Tax and incentives - the Laffer curve

The rate of ‘direct’ tax may affect decisions to choose work rather than leisure activities. For example, an increase in the rate of income tax may encourage an individual worker to choose additional leisure, and work less.

Any change in take-home pay will create both an income and a substitution effect. Higher taxes (and less pay) will encourage workers to switch from work to leisure - a substitution effect. However, less pay reduces real income and may force individuals to work more (rather than less) to re-establish their previous level of real income.

Hence, the effect of a rise in income tax depends upon the relative strength of the income effect in relation to the substitution effect.

We assume that working and leisure activities are substitutes - though not perfect ones. Hence, as tax rates change, choosing more work or more leisure may be the effect - that is, the substitution effect.

The Laffer curve

At tax rates of zero and 100%, the government gets no tax revenue. At a rate of 100% no one will work, and, again, the government gets no revenue. Between zero and 100% the government gains more, and then less revenue.

According to the Laffer curve (after American economist, Arthur Laffer), a strong substitution effect (disincentive effect) will kick-in - beyond ‘t’ tax rate, caused by workers substituting leisure for work. In the example, increasing tax rates from 50% to 70% causes revenue to fall (from $80bn to $70bn.)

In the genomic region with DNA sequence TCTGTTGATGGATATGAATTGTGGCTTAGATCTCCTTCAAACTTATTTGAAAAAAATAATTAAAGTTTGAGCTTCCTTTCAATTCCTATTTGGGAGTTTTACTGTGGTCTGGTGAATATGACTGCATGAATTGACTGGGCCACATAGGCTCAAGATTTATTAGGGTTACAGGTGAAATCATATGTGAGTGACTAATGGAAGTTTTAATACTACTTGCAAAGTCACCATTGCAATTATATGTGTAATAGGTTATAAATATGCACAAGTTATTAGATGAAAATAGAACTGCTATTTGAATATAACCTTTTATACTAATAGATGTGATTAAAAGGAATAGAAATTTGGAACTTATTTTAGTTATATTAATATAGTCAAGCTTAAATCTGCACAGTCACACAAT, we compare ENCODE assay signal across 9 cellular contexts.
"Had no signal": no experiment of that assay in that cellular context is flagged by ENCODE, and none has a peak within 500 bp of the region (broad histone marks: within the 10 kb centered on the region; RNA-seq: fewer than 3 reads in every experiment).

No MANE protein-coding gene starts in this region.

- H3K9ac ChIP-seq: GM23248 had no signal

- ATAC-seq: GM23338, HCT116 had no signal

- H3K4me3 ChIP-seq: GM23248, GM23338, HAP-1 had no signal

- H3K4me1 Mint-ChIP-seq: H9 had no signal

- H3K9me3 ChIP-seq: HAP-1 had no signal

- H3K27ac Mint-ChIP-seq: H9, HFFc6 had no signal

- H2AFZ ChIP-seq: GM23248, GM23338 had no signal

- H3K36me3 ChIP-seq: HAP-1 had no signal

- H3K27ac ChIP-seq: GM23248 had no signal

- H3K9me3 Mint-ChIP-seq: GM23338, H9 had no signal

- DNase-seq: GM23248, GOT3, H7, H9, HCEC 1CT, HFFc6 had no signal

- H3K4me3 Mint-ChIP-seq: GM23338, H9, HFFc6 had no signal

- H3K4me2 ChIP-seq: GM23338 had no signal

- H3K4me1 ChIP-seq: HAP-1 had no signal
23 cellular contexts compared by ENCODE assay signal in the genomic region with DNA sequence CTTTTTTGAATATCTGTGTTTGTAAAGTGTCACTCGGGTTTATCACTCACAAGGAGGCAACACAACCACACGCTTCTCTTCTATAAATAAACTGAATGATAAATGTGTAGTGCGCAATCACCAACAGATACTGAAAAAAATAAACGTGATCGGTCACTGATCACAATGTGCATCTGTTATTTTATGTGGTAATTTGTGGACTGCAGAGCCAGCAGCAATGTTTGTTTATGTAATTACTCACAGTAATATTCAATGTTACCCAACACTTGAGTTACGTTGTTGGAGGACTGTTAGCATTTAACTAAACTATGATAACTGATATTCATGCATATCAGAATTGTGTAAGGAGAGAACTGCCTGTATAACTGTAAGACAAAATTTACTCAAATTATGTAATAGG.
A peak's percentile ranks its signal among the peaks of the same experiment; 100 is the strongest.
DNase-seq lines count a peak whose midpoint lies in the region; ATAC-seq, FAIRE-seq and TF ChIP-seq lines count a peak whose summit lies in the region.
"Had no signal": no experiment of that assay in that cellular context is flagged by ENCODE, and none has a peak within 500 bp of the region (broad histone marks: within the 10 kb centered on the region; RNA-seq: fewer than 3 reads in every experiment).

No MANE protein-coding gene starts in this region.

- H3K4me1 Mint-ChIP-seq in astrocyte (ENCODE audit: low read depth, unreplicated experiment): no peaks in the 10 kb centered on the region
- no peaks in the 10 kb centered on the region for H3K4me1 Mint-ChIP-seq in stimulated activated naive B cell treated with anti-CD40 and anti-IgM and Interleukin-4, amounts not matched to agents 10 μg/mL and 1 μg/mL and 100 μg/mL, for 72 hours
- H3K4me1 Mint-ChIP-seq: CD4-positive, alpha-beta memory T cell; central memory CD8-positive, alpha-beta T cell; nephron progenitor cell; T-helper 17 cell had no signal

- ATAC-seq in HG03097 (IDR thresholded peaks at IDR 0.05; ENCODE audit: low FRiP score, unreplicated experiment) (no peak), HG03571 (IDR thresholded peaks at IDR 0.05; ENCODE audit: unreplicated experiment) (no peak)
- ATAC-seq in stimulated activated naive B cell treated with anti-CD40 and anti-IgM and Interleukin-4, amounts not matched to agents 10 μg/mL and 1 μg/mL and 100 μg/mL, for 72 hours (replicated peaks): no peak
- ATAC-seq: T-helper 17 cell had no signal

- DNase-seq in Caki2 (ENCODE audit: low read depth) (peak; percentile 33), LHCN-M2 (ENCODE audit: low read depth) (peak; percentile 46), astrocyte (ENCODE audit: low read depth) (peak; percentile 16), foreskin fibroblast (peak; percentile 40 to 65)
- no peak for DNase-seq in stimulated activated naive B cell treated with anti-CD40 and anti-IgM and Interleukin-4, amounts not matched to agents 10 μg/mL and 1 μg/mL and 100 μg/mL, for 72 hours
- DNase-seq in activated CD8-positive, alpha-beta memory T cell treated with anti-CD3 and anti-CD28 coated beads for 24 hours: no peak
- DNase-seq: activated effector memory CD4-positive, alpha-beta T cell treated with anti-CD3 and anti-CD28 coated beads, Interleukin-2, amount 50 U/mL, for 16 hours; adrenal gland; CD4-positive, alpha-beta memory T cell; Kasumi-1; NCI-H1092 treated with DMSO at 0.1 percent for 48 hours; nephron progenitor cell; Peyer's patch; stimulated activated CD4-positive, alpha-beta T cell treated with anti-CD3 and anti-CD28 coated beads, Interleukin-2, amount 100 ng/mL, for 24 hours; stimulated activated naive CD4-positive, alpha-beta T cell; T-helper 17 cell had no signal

The increased tax revenue (in theory) could also come about as a result of increased participation in the formal labour market - at high marginal tax rates individuals may be encouraged to work in the informal economy, and hence not pay any income tax at all.

video on the Laffer curve

Criticisms of the Laffer curve

There are a number of criticisms that can be made regarding the accuracy and usefulness of the Laffer curve, including:

  1. The assumption that individuals act rationally 'in their own interest' can be questioned.
  2. It can be argued that individuals have a longer term planning horizon in terms of how much work they are prepared to do - and short run changes in tax rates may have little effect on this.
  3. Many individuals are on fixed contracts and cannot alter their hours of work in response to tax changes.
  4. Even if it is accepted that there might be a Laffer effect, it could be very weak, and not a sound justification for tax cuts.

Having said this, the Laffer curve has under-pinned several political perspectives that favour a smaller state, with lower tax rates.

Further reading - articles from the New York Times, The NewYorker, and from The Guardian.

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